Frontal tinea corporis followed by tinea capitis.


How to Cite

Milano A. 2020. Frontal tinea corporis followed by tinea capitis. Eur. J. Pediat. Dermatol. 30 (1):56. 10.26326/2281-9649.30.1.2083.


Milano A.
pp. 56


The current case is interesting due to some therapeutic and pathogenetic implications. At the time of the first examination, only tinea corporis of the frontal region was present and hair involvement was not clinically evident. Nonetheless, it was decided to start griseofulvin orally because of the proximity of the mycotic infection to the hair-line (1). The presence of truncated and parasitized hairs after 2 weeks despite oral antimycotic therapy can be easily explained if the pathogenetic mechanisms of tinea capitis - well highlighted by Kligman’s experimental studies - are taken into account (2). The fungi coming from the outside penetrate deeply into the hair follicle up to the level of the bulb and the hair infection begins 1 mm above the bulb; subsequently the infection progresses distally at a rate of about 0.3 mm per day reaching the follicular ostium after about 2 weeks and then causing the hair to break.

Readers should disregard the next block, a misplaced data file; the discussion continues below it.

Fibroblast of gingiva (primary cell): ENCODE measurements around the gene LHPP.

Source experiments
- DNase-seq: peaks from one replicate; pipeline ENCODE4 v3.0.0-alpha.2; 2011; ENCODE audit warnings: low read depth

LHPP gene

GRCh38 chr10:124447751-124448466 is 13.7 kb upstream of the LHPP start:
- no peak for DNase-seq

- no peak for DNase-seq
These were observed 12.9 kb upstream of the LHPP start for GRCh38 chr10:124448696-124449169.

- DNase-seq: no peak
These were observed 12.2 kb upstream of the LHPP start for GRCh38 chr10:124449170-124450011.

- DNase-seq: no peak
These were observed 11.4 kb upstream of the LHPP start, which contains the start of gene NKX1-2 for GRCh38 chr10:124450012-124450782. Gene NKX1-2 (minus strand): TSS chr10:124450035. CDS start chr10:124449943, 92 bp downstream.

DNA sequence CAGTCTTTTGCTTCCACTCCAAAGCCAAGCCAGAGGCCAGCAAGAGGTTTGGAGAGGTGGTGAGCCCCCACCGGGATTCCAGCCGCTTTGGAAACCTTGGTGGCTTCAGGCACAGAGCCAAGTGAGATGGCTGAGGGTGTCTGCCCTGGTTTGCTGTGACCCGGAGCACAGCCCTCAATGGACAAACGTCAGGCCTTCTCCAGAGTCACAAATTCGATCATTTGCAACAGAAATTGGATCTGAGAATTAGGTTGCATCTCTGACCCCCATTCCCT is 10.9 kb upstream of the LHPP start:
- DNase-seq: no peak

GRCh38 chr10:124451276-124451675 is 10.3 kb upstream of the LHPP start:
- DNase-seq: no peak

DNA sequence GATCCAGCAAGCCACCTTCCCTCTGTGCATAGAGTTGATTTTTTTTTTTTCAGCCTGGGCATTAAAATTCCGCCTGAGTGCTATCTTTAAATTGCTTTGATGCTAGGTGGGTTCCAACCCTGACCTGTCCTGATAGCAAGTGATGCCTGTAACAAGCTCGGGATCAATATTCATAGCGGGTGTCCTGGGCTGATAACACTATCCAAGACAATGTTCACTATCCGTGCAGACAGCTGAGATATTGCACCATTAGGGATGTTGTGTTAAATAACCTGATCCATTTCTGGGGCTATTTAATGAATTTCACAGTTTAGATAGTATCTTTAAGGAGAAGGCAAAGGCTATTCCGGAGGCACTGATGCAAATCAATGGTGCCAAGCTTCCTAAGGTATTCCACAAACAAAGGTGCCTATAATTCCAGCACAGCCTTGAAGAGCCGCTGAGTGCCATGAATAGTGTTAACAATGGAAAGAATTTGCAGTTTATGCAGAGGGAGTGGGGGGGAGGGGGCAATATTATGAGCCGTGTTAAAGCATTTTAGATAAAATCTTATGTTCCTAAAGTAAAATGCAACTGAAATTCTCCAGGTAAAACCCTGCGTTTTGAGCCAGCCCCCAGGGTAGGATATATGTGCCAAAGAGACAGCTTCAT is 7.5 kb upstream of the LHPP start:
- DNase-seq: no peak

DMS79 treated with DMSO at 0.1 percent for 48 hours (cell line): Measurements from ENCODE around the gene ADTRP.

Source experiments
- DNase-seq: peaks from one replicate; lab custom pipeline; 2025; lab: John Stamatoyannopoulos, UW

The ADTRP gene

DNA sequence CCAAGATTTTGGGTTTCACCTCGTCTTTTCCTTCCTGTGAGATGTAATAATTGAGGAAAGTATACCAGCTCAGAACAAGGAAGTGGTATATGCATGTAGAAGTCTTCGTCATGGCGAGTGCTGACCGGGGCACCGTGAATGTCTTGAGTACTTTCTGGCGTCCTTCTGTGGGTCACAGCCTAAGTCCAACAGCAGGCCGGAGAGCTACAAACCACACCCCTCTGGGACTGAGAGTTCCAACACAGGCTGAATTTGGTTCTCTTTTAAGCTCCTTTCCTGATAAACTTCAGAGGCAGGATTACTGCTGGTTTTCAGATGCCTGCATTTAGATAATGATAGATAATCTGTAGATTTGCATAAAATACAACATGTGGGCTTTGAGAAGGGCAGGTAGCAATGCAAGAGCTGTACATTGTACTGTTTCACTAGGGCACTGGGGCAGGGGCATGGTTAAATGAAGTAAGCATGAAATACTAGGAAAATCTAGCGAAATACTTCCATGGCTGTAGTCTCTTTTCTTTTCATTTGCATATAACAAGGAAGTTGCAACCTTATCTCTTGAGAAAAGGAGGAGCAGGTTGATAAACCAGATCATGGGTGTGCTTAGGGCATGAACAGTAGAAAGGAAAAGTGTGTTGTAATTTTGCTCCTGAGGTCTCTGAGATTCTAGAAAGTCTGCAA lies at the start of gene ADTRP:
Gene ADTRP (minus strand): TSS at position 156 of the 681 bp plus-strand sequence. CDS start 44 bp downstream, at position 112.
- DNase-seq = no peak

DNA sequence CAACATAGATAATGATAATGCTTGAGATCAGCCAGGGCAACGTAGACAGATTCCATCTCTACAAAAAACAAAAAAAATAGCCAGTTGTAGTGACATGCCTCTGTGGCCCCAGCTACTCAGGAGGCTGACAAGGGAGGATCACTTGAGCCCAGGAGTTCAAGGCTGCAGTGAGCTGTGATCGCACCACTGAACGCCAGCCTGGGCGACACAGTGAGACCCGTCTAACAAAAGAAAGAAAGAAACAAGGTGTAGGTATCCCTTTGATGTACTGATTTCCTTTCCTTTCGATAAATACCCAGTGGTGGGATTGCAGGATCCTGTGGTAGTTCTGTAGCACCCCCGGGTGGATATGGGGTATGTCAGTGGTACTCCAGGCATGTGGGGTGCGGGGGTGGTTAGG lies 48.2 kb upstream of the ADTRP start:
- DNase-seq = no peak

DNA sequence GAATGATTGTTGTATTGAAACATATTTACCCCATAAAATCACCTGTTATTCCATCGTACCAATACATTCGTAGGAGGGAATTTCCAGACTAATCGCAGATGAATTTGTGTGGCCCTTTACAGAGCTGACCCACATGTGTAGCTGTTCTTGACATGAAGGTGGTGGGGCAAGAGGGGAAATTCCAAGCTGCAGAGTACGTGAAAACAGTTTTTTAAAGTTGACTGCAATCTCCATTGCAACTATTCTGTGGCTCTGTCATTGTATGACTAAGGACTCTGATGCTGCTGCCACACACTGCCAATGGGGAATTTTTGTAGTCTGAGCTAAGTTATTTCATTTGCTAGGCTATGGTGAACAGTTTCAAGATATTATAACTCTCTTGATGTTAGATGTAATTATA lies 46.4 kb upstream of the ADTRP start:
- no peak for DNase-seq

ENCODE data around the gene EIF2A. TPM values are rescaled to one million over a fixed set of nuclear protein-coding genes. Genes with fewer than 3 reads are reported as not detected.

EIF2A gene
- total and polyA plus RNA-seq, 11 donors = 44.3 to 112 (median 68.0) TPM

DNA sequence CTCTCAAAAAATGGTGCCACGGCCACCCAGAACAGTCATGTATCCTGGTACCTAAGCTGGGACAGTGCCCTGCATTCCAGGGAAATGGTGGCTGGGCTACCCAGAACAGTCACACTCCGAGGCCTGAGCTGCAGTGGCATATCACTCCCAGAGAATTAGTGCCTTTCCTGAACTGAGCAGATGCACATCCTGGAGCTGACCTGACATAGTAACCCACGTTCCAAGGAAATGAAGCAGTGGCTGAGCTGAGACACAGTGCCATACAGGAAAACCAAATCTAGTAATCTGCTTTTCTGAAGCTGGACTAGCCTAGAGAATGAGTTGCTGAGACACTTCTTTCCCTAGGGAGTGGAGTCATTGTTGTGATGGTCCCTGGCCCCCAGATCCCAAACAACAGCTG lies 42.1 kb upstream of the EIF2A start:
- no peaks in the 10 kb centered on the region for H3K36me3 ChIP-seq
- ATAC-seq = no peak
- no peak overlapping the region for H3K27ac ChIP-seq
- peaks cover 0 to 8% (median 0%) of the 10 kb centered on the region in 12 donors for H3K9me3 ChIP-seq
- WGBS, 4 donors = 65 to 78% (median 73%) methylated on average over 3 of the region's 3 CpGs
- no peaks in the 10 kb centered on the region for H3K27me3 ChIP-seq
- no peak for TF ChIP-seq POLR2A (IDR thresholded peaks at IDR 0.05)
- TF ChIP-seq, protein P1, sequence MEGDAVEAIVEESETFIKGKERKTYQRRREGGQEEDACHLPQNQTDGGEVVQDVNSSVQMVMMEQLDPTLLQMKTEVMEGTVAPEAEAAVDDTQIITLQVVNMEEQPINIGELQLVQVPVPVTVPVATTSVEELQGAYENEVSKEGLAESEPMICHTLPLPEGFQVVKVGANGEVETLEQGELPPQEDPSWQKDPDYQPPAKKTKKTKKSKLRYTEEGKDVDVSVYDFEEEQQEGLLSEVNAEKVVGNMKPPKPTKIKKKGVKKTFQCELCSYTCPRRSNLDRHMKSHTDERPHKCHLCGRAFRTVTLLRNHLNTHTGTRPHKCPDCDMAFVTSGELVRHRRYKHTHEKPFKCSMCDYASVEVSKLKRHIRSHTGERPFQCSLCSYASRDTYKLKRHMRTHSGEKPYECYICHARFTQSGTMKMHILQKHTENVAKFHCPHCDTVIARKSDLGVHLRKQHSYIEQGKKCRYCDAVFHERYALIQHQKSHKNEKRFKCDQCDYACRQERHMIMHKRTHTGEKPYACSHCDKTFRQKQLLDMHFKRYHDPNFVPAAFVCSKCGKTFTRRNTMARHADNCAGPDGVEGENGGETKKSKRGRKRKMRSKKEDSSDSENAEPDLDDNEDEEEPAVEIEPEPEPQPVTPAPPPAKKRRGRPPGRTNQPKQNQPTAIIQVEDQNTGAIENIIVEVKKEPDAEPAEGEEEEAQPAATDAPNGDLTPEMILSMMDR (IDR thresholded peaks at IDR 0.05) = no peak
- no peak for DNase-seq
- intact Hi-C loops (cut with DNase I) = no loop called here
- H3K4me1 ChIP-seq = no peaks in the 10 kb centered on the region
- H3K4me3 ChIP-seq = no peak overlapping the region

Tinea corporis, Tinea capitis, Trichophyton